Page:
Last week in our office newsletter, we held our January raffle. Many thanks to those parents who participated and provided their favorite children's books to us. I'm always looking for new books to read with our children and so I wanted to share the favorite books of some of our Acorn families.
Baa Baa Black Sheep
Cars and Trucks and Things That Go by Richard Scarry
Coyote: A Trickster Tale from the American Southwest by Gerald McDermott
The George and Martha Series
How Do Dinosaurs________ Book Series (i.e., How do Dinosaurs Say I Love You, How Do Dinosaurs Go To School)
I Know a Rhino
The Junie B. Jones Collection
Library Lion by Michelle Knudsen
Little Blue Truck's Valentine
Make Way for Ducklings by Robert McCloskey
Miss Nelson is Missing
Never Touch a Tiger
Princesses Wear Pants
Sheep Out to Eat by Nancy Shaw & Margot Apple
Snow by Sam Usher
Strega Nona by Tomie de Paola
The Gruffalo by Julia Donaldson
The Rabbit Listened
The Town Mouse and The Country Mouse
Dear Acorn Families & Staff,
Happy New Year! We hope you had a restful break and are getting back into the swing of things. We have had a lot of questions about the changing policies regarding Covid exposure and quarantine. We spoke with Metro Health, the epidemiology department specifically, at length today and this is what we were advised:
·If your child tests positive for Covid, they must isolate for 5 days and be tested for Covid after day 5. Metro Health Department advises a PCR test rather than a rapid test. If this test is negative and symptoms have resolved, they may return to school IF they wear a mask for the next 5 days. If they are not able to wear a mask consistently or don’t wear a mask, the health department has advised us they should remain home for an additional 5 days (10 days total).
·If a family member tests positive for Covid, they must isolate away from the child for 5 days, and test for Covid after day 5, then wear a mask in public for 5 days. If continued interaction with the child occurs (cooking meals, reading together, or interacting), the clock starts over each time they interact. If a family member interacts with a child while the family member is positive, then the 5 days would start counting from the day after a family member’s negative test. Each interaction with a positive family member is considered an exposure according to Metro Health Department.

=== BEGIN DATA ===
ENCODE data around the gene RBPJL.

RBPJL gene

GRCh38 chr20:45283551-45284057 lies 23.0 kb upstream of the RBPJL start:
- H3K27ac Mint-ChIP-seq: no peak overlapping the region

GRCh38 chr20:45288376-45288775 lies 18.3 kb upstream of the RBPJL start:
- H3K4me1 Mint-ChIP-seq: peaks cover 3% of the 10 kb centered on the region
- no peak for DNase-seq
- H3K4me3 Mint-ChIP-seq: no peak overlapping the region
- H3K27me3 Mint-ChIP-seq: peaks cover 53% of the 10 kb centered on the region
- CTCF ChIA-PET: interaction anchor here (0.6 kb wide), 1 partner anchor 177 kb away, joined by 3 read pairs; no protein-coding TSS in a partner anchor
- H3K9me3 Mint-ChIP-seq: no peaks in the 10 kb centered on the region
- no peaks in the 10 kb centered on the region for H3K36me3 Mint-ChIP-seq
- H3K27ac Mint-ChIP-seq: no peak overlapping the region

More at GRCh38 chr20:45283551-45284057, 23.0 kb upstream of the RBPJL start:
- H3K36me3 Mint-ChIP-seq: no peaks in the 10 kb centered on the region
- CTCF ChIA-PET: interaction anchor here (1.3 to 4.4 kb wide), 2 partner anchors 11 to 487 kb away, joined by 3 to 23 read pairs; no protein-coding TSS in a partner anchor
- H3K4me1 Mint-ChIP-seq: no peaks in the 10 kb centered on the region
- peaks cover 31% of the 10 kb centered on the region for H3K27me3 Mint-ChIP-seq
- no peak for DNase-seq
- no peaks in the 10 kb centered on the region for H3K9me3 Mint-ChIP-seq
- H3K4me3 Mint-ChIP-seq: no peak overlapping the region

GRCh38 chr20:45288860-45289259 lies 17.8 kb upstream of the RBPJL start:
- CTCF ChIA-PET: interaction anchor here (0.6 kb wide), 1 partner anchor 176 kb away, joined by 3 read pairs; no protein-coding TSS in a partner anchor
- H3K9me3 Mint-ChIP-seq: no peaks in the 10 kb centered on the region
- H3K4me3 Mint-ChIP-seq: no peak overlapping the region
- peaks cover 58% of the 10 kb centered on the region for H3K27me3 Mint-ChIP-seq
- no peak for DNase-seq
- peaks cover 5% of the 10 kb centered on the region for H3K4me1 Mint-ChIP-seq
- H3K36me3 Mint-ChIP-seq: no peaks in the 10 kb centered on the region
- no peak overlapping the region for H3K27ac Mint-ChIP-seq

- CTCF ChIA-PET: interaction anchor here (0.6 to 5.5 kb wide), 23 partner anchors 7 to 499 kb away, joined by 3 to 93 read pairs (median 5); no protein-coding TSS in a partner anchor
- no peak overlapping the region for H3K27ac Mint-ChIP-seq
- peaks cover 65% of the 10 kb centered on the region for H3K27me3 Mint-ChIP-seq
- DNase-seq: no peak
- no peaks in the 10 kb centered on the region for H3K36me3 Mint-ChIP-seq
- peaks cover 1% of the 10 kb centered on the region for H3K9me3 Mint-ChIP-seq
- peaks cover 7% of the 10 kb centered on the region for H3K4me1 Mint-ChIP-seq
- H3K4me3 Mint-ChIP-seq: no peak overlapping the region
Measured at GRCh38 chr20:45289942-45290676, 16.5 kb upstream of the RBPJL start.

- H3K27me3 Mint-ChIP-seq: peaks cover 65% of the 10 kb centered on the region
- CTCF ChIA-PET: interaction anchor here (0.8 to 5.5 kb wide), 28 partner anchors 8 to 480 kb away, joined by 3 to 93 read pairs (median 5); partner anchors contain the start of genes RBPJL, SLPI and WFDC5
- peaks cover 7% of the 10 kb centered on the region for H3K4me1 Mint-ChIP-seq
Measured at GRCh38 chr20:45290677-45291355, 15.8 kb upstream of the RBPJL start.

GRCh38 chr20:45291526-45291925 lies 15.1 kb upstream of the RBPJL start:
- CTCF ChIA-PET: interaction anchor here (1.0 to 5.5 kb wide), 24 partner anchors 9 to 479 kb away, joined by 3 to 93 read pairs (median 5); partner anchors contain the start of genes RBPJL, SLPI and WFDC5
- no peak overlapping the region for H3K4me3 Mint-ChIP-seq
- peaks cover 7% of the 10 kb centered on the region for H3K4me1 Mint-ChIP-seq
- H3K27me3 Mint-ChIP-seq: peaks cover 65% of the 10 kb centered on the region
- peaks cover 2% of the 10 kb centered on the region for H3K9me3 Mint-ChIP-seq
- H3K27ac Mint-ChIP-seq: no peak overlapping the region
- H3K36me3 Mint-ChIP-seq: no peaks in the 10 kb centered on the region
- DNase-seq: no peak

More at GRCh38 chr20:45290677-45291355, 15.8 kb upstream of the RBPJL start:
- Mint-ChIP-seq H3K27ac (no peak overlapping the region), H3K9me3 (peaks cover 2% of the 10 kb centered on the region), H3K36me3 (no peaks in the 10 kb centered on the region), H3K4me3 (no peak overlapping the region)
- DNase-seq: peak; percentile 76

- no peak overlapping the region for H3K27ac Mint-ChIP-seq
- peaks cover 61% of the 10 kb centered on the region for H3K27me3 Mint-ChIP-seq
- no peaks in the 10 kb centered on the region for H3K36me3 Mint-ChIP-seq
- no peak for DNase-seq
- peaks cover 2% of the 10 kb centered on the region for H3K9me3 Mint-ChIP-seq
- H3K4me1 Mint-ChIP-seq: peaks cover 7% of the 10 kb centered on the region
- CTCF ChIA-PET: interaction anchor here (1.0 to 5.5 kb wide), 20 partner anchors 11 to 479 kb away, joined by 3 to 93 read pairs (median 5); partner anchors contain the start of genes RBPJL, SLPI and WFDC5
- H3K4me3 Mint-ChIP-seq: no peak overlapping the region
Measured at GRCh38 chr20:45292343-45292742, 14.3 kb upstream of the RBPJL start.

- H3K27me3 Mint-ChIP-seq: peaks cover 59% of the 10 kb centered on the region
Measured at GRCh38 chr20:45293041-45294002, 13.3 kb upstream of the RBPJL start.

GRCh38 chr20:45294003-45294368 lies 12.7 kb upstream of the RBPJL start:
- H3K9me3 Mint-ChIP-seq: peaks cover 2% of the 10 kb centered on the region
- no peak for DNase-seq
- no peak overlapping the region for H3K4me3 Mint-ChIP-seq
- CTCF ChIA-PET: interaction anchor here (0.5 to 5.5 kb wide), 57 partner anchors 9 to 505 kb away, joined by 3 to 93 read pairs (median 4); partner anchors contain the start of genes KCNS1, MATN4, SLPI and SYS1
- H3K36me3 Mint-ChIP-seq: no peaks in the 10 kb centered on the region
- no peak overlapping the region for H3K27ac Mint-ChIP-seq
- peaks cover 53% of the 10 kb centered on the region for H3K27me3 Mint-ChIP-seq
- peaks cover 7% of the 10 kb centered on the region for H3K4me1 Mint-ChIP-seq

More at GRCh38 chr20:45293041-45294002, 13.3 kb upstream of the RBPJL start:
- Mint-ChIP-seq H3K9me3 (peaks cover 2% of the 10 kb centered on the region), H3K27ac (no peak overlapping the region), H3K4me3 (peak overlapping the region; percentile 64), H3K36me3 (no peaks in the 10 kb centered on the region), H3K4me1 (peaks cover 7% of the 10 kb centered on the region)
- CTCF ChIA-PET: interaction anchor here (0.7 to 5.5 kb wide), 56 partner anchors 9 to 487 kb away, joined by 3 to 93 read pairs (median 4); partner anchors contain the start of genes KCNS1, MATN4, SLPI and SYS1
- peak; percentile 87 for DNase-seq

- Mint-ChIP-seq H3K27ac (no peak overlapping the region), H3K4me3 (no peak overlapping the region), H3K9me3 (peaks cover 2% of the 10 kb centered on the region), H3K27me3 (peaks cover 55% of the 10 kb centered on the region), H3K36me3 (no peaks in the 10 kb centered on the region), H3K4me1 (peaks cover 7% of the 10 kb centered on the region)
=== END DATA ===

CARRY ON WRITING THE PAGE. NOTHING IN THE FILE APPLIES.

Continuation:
·Adults who are vaccinated AND boosted and exposed to Covid, do not have to isolate or quarantine but must wear a mask in public for 10 days and should test after day 5 of exposure.
·Adults who are vaccinated BUT NOT boosted and exposed to Covid must isolate for 5 days, get tested after day 5 and then mask in public for another 5 days if test is negative.
·Children who are vaccinated BUT NOT boosted and exposed to Covid must quarantine at home, be tested on day 5, and then mask in public for another 5 days if test is negative.
·The last day of exposure or the day symptoms begin counts as day 0.
We know this is confusing and different even from more recent information. These guidelines are based on the extreme transmissibility of Omicron and the new CDC guidelines. When in doubt remember the rule of 5: isolate for 5 days, test after day 5 (PCR test), if negative, mask for 5 more days. If your child cannot or does not consistently wear a mask, the health department advises remaining home for the full 10 days. We will continue to call and seek guidance as there are so many things to consider in each scenario. We will update you with any new information.
Thank you for your support, and we wish you all a Happy, Healthy 2022!
Are you still looking for gifts for your little ones? Acorn Parent and Alum Lauren Nygard has put together book bundles, just in time for the holidays. Orders must be placed by December 14th for delivery before Christmas and 25% will go back to support The Acorn. Thank you Lauren!